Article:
Thursday, October 3, 2013

How to Avoid Power Struggles with Toddlers

Throwback Thursday - This is a Practical Parenting article I wrote back in January 2002. My youngest son, Eric, would have been two at the time.

"I don't like that!"
"I don't want to go to bed!!"

Welcome to the language headquarters of toddlers and budding preschoolers...and welcome to my world.

Remember the old adage, "Children should be seen and not heard" today's modern moms say that phrase is antiquated but I am finding that a form of that attitude still exists today.

As early as 18 months, toddlers begin to show signs of independence. They may become non-compliant when it comes to a parent's request. They may try to escape from their crib to get out of nap time, or wiggle away when getting their diaper changed. Toddlers may refuse to stop touching an unsafe item at your verbal request or refuse to pause long enough to have their hands or face washed. This is all normal behavior of a healthy, developing two or three year old!

Helping parents to recognize that this behavior is to be expected and equipping them with the parenting skills necessary to head off unwanted power struggles is important.

When parents recognize that their child is beginning to exert their independence, their immediate response should be one of enthusiasm, not remorse. A skilled parent will steer those energies into positive and healthy situations where the child can exercise his or her budding independence without upsetting the entire household or worse, making your child feel like a brat.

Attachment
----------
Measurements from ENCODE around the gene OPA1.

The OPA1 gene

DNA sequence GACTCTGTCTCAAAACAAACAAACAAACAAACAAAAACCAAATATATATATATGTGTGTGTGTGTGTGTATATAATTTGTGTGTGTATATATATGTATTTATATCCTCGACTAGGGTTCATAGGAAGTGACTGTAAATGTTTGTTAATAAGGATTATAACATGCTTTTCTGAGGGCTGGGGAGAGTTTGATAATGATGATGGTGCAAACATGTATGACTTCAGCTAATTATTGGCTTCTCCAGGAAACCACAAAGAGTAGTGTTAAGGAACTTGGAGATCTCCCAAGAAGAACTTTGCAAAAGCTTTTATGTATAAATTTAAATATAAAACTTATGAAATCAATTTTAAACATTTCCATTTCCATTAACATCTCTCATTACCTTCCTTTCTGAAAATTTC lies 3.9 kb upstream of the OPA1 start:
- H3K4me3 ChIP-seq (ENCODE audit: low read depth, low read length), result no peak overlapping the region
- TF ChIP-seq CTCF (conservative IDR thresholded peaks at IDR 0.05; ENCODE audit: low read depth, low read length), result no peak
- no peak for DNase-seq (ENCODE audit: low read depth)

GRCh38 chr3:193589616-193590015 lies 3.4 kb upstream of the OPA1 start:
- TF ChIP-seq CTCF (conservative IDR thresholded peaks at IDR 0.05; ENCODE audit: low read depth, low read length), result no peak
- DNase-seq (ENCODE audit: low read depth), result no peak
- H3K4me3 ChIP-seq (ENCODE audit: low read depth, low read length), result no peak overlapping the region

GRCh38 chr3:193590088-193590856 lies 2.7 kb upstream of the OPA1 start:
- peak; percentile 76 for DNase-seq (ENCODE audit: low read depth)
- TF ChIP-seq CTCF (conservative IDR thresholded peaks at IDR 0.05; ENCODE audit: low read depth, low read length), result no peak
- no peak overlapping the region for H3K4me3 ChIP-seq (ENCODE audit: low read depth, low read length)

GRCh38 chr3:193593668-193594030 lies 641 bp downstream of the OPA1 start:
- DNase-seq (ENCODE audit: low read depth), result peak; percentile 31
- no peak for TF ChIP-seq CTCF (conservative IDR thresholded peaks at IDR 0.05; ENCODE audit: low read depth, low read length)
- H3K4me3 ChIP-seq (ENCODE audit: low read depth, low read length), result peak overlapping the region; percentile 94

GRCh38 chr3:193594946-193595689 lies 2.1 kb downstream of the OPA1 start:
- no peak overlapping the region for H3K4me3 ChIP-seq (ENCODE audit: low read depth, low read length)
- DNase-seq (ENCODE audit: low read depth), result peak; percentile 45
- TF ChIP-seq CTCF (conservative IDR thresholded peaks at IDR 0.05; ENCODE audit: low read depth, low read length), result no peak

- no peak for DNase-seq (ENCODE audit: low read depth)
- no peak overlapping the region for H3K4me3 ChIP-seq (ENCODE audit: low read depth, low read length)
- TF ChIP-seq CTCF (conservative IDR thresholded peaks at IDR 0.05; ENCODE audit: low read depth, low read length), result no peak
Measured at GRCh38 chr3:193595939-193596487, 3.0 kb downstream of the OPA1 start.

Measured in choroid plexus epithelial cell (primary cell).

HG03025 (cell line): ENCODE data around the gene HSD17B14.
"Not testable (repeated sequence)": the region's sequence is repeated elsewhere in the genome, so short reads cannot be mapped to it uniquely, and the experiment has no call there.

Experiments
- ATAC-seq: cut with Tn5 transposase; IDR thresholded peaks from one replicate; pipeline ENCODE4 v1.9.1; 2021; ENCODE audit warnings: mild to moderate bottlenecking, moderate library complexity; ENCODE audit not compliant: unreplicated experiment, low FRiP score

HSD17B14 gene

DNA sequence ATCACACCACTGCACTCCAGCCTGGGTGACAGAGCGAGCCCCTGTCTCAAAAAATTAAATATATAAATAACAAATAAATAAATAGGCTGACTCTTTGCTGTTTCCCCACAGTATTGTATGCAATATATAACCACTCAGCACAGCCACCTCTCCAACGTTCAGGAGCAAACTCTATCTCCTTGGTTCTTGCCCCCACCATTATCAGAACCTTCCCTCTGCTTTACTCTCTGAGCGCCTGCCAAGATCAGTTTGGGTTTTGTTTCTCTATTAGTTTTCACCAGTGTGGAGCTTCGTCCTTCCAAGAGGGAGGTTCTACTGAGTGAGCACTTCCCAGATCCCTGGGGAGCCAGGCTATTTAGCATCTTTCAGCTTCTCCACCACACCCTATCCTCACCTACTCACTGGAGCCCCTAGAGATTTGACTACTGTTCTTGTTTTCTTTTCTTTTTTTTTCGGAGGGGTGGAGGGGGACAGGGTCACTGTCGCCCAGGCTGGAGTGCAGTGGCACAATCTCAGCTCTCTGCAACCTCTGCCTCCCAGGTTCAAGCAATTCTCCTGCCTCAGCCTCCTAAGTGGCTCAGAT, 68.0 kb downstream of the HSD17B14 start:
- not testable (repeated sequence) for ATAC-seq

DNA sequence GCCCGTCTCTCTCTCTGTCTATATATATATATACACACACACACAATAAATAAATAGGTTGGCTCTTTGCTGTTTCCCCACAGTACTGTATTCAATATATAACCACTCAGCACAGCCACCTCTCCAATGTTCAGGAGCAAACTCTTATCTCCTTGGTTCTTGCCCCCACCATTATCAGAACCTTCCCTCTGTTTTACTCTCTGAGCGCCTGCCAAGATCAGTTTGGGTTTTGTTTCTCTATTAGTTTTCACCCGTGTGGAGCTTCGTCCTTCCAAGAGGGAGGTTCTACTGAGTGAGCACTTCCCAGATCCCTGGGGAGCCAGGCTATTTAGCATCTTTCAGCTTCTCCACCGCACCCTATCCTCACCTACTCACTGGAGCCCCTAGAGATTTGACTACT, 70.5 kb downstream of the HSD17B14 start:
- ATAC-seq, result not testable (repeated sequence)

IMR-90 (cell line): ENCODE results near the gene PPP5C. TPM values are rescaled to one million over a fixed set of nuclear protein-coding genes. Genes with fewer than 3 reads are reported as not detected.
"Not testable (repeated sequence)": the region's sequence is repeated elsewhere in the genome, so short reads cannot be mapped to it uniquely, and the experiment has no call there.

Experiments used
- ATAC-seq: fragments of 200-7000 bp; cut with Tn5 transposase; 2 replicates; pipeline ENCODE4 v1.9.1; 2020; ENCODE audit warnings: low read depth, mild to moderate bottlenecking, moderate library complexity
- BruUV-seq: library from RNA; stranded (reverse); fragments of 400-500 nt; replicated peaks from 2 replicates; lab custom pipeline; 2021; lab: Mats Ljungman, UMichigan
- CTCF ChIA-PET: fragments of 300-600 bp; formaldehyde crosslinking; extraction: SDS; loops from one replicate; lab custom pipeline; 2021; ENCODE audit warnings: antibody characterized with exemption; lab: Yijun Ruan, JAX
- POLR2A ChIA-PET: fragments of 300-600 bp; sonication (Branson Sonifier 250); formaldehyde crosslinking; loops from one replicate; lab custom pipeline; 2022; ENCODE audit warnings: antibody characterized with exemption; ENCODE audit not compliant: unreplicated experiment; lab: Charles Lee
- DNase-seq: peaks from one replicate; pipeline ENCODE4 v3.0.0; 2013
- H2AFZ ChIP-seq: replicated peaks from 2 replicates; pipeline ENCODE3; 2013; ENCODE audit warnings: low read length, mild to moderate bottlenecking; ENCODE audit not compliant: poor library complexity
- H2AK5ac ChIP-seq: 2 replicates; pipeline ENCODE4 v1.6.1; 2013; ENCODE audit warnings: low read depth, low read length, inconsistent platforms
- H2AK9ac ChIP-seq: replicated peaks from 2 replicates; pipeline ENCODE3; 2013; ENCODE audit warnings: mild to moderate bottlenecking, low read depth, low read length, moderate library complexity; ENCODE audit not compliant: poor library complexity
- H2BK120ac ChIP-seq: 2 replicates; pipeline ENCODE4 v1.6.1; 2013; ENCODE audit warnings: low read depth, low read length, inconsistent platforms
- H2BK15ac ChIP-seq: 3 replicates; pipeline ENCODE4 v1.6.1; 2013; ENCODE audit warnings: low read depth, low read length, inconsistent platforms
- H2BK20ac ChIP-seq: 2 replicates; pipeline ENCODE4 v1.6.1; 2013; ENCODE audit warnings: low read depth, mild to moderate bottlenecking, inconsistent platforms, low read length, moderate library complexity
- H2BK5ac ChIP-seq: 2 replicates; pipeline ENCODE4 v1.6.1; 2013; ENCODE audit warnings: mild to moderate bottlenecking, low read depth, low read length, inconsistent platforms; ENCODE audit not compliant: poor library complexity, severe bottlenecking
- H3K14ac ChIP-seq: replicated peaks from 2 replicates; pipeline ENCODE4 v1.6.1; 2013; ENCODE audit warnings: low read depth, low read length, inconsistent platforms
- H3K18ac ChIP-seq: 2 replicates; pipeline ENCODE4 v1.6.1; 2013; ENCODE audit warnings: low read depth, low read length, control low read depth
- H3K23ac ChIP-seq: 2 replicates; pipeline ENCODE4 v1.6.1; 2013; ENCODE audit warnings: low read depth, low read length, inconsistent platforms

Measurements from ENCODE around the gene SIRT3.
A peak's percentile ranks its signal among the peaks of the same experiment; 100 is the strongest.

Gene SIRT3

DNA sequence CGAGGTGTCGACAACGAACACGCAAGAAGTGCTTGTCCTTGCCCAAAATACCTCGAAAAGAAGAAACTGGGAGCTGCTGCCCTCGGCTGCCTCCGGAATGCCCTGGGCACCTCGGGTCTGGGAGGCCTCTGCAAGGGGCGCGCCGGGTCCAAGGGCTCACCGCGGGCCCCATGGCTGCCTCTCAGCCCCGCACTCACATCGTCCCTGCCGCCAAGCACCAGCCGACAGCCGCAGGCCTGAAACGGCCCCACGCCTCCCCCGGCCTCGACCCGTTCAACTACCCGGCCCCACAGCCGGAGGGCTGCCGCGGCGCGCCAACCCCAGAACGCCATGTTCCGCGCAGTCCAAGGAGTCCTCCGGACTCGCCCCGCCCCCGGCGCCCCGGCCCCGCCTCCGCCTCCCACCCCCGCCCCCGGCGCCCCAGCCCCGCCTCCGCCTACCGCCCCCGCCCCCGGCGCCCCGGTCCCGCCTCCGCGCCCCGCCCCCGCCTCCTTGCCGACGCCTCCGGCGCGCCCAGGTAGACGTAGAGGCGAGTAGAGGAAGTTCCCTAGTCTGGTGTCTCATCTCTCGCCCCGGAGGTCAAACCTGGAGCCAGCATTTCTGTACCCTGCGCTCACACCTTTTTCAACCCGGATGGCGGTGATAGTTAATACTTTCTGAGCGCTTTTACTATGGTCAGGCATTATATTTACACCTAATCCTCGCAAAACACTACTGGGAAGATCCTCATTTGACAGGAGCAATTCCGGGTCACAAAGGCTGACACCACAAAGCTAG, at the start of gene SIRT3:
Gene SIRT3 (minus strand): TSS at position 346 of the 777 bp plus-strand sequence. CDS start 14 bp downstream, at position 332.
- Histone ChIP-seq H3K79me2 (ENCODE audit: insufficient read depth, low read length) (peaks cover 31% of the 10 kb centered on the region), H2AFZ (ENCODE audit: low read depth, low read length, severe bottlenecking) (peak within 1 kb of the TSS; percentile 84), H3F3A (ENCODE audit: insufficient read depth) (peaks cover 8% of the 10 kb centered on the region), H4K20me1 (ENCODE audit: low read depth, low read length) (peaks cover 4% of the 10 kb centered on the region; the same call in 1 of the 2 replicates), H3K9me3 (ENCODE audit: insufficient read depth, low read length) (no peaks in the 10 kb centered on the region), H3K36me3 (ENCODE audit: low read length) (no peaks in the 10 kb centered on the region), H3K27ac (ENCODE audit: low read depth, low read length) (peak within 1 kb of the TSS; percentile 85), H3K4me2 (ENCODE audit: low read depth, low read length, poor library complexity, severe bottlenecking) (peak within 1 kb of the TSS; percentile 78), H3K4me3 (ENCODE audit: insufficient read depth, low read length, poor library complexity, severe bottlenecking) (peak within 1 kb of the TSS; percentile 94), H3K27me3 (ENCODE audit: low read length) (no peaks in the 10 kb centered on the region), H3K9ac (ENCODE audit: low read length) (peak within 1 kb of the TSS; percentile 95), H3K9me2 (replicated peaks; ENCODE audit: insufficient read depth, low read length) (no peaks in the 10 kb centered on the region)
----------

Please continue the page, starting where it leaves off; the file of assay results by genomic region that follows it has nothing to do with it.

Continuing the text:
This takes time. Bad news, I know. Of course, you can put on your kid's coat quicker than they can but they need to practice emerging independence skills. So, the answer isn't to huff and puff and be exasperated. Instead, allow for more time.

Instead of entering into a power struggle over what there is or isn't time for, simply adjust your routine to allow extra time for your toddler or preschooler to help themselves. The long lasting effects will benefit you both.

Trust me, you don't want to hinder developing independence skills or you may find yourself brushing your kid's teeth waaaay longer than either of you want.

Remember, don't scold a child who wants to try something for themselves. You'd hate to discourage them with comments like, "You're just too slow" or "You do it all wrong". These types of negative comments can carry over and discourage children from being brave later in life.

Parents encourage your children. Let them try new tasks on their own. Offer them lots of praise both for trying and accomplishing tasks. Watch them grow and develop into strong, independent young adults who are willing to embrace the future with a steadfast spirit.

No comments:

Post a Comment

AddThis Smart Layers